BEIJING -- A Chinese court on Sunday sentenced a brother-in-law of a persecuted Nobel Peace Prize winner to 11 years in prison on charges of financial fraud, according to friends of the laureate, Liu Xiaobo.
The sentence against Mr. Liu's brother-in-law, Liu Hui, was extraordinary for its severity and is widely viewed as an instance of political persecution. Liu Xiaobo is himself serving an 11-year prison sentence for inciting subversion of state power. The sentence was handed down in December 2009, after Mr. Liu had been detained in the wake of writing and circulating an online petition that called for China to gradually adopt constitutional democracy. The petition, Charter 08, got thousands of signatures, and Mr. Liu was later awarded the Nobel Peace Prize by a committee in Norway but was unable to attend the ceremony because of his imprisonment.
Mr. Liu's wife, Liu Xia, the older sister of Liu Hui, has been kept under house arrest since the announcement of the prize in October 2010 and has had no contact with the outside world, except for very brief meetings with liberal Chinese friends and also once with reporters of The Associated Press who managed to sneak past guards last December to visit her.
Ms. Liu was seen on Sunday being driven away from the courthouse in Huairou, northeast of Beijing, where her brother's verdict had been announced. "I absolutely cannot accept this," she told reporters from the passenger seat of the car, according to Reuters. "This is simply persecution."
She added that "this is completely an illegal verdict" and that she had "completely lost hope" in the government.
The verdict against Liu Hui came as Xi Jinping, the new leader of the Communist Party, and President Obama wrapped up a two-day summit meeting in California. Some analysts and human rights advocates interpreted its harshness as a message to the Obama administration that China's new leaders do not intend to bow to Western pressure on human rights. There have been other notable infringements on human rights in recent months, including the detentions of at least 15 people this spring who had separately called for officials to disclose their assets; of those, 10 have been charged with various crimes, including inciting the subversion of state power.
On the Liu Hui verdict, "the timing was interesting, with Xi Jinping meeting with Obama in California," said Nicholas Bequelin, an Asia researcher for Human Rights Watch. "It was kind of a slap in the face."
Last week, around the 24th anniversary of the June 4 Tiananmen Square massacre, there were reports of detentions and harassment of Chinese rights advocates and liberal journalists by security agents. All the recent crackdowns show that Mr. Xi and his colleagues are, for now, sticking to the hard-line attitude toward human rights that characterized the decade-long rule of President Hu Jintao and Prime Minister Wen Jiabao.
The authorities did make a couple of minor concessions before the California meeting. Chinese officials gave passports to the mother and older brother of Chen Guangcheng, the human rights advocate who fled to the United States last year, and allowed a Chinese-American engineer, Hu Zhicheng, to leave China after being held here for five years against his will over a business dispute.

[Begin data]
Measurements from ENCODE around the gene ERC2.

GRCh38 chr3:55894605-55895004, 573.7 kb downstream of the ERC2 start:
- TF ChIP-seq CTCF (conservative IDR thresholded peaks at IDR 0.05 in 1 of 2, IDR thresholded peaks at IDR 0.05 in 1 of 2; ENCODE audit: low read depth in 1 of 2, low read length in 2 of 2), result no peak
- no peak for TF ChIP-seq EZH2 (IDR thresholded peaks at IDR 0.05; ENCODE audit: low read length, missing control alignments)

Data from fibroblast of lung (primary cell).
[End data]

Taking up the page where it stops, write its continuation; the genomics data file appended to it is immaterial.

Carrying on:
But the harassment of Mr. Chen's family by local officials has persisted in Shandong Province. The Liu Hui case shows, too, that China remains intolerant of political dissent and, as many human rights groups say, continues to block citizens who seek to exercise freedom of speech.
Lui Hui's lawyers have maintained his innocence. Chinese officials accused Mr. Liu, the manager of a real estate company in Shenzhen, of working with a colleague to steal nearly $500,000 from a man named Zhang Bing through a complicated fraud scheme.
"As Liu's lawyer, I think the court's ruling is completely unfair and wrong," said Mo Shaoping, a well-known human rights defender. "The court did not respect the basic facts as well as the basic laws of this case. What Liu did didn't constitute fraud since Liu did not fabricate facts or conceal any intentions."
In Beijing, a prominent corruption trial for Liu Zhijun, the former railways minister, began on Sunday. Mr. Liu faced an array of charges that centered on abuse of power. He is one of the most powerful politicians to be brought down by corruption charges in recent years. Under his management, the Railways Ministry expanded its construction of an ambitious high-speed train network, but graft was reportedly rampant, and a deadly accident caused many Chinese to question the pace of growth of the high-speed system.
People's Daily, the mouthpiece of the Communist Party, reported Sunday that Mr. Liu stood accused, among other things, of taking nearly $11 million from 1986 to 2011. Mr. Liu's lawyer entered a guilty plea and asked the court to hand down a lenient sentence. The court is expected to announce the sentence later.
Another anticipated corruption trial involves Bo Xilai, the former party chief of Chongqing and Politburo member whose wife was found guilty in a show trial last year of murdering a British businessman. Party insiders said last year that Mr. Bo had been resisting interrogators as they tried to build a case against him. Mr. Bo was widely seen as a Communist Party aristocrat who hoped to challenge Mr. Xi for supremacy within the party.
This article originally appeared in The New York Times.